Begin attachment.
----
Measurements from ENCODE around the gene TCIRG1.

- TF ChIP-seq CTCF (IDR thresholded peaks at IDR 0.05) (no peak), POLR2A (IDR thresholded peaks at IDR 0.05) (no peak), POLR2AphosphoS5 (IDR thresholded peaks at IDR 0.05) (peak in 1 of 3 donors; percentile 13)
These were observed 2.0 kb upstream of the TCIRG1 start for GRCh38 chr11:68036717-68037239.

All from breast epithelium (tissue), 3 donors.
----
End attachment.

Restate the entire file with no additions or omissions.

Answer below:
Measurements from ENCODE around the gene TCIRG1.

- TF ChIP-seq CTCF (IDR thresholded peaks at IDR 0.05) (no peak), POLR2A (IDR thresholded peaks at IDR 0.05) (no peak), POLR2AphosphoS5 (IDR thresholded peaks at IDR 0.05) (peak in 1 of 3 donors; percentile 13)
These were observed 2.0 kb upstream of the TCIRG1 start for GRCh38 chr11:68036717-68037239.

All from breast epithelium (tissue), 3 donors.